Autism support should not require formal diagnosis, says Longfield’s new think tank

Support for conditions including autism and ADHD should be offered on a “needs-led” basis rather than forcing families to wait for a formal diagnosis, according to a think tank led by former children’s commissioner for England Anne Longfield.
Autism support should not require formal diagnosis, says Longfield’s new think tank
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The report, published by the Child of the North initiative - led by the N8 Research Partnership of Northern universities and Longfield’s Centre for Young Lives - reveals a “crisis” in children’s autism assessment, warning that thousands of autistic children and young people are waiting months - or even years - for health and education support.

It describes how “most parents are being left to navigate a complex support system for their autistic child that is hampered by processing delays and waiting lists”.

It highlights how since Covid-19 there has been a 306 per cent increase in the number of children waiting for an autism assessment, adding that just one in 10 children are receiving an appointment within 13 weeks of being referred, while more than one in four parents have waited more than three years to receive support for their child.

In a series of recommendations to government, the report calls for a “needs-led” approach instead of relying on a “diagnosis-led” system, “where early identification becomes the norm and faster effective support is offered without relying on a diagnosis”.

It states that “children and young people with autism and conditions such as ADHD can thrive in mainstream education if their needs are supported in a timely way”.

“Early identification and support can mitigate the negative and costly effects on autistic children’s physical health”, the report adds.

Researchers warn that failure to provide the right autism support can lead to poor long-term outcomes for autistic children, including an increased risk of mental ill health and school exclusion or not attending school.

Data from the Connected Bradford database included in the report reveals that children who had been referred but were still waiting for an assessment were at greatest risk of being excluded from secondary school.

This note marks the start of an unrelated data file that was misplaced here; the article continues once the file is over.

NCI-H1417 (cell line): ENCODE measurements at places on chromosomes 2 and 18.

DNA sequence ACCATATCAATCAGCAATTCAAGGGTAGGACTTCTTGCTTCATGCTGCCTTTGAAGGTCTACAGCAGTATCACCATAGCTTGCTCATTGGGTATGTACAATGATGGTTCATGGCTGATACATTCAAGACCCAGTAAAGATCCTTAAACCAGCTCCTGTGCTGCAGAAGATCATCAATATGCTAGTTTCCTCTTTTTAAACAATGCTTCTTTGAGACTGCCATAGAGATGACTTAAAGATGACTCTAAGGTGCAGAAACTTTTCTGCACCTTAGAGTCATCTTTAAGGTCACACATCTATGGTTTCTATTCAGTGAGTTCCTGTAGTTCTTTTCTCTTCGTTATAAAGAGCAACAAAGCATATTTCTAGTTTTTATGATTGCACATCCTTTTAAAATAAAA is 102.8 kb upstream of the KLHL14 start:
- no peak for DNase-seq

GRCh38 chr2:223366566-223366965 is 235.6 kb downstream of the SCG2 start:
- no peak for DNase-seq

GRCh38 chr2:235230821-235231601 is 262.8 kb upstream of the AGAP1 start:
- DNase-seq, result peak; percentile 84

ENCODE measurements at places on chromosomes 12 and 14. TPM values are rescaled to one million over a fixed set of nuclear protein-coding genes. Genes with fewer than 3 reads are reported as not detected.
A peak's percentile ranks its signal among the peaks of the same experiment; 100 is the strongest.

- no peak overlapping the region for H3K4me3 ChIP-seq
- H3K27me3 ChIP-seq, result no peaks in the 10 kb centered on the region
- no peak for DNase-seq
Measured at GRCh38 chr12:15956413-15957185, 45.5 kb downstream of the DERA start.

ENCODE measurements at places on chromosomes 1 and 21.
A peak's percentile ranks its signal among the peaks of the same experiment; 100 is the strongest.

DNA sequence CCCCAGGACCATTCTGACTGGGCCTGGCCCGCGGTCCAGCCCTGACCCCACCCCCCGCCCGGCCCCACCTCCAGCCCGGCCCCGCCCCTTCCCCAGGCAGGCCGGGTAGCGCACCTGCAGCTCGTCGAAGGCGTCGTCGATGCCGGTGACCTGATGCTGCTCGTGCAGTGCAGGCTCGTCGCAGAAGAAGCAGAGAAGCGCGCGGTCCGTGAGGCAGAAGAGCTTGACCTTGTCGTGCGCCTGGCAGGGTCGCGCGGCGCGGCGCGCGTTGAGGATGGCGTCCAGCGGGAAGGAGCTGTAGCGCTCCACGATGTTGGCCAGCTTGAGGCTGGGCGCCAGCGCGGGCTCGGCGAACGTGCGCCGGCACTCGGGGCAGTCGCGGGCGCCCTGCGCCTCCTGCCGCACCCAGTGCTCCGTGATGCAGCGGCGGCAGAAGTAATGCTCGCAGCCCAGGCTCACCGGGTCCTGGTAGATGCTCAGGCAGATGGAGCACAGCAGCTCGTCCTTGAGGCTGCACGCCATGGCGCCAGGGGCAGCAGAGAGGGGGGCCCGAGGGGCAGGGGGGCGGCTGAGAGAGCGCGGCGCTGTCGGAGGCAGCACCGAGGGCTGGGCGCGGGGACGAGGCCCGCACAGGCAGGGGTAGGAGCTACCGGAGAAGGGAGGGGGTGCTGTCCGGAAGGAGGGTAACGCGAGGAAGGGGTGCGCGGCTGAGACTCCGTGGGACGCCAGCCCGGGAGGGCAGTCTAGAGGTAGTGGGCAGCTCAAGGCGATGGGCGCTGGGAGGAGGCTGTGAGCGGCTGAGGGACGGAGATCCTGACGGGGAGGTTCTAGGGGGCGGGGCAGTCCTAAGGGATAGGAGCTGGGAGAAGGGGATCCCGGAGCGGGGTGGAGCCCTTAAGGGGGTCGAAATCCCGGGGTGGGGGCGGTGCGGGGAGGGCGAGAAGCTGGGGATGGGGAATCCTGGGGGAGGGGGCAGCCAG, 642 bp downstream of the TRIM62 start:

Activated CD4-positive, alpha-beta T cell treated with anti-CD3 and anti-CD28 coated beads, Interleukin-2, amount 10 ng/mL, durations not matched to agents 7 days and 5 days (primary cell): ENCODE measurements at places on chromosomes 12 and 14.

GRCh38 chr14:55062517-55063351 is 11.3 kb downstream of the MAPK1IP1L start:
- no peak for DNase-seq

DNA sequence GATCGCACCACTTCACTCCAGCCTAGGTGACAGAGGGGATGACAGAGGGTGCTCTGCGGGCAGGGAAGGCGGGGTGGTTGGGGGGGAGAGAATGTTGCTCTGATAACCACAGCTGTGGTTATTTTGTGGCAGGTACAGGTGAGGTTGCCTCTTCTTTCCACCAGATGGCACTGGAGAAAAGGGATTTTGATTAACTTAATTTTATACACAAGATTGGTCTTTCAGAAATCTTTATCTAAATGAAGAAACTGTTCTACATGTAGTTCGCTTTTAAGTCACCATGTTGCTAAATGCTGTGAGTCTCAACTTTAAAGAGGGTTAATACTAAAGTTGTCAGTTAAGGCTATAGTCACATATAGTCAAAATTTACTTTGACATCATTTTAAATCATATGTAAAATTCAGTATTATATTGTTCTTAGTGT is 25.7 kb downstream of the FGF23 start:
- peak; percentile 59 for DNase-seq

“Autistic children who had a diagnosis were less likely to be excluded from school, compared to those awaiting an assessment, suggesting a diagnosis and subsequent support has a protective effect,” it adds.

Three key recommendations put forward in the report include:

  • Building effective partnerships between education and health professionals for assessing and supporting autistic children.

  • Providing and extending access to mandatory continuing professional development (CPD) courses for health, education, and social care professionals that improve understanding and awareness of autism, with additional training co-produced by individuals with lived experience and delivered to professionals to improve the identification of autistic girls.

  • Creating formal partnerships at a local authority level comprising sector leaders to oversee a prioritised governmental ward-level approach to addressing the autism crisis.

The report also calls for better planning for diverse needs to be “baked in” to the school system including elements like relaxing individual school uniform policies to support autistic pupils with sensory issues and removing the sounding of a bell between classes to generate a calmer atmosphere.

Longfield said: “The evidence shows the need to move to a system of support that responds to the needs of autistic children, rather than waiting for diagnosis before any help appears. The education sector and health services should be working together, sharing data and information, and building local partnerships that can transform the support autistic children receive.

“Without urgent reform, we cannot hope to improve the life chances of the next generation. As this report highlights, change is possible – and it is happening in some schools and local areas already. What is needed now is the determination from the government and others to make it happen everywhere.”

The report comes following the publication of a report by MPs which finds that a review of education, health and care plans (EHCPs) could help ease a £4bn gap in council finance.

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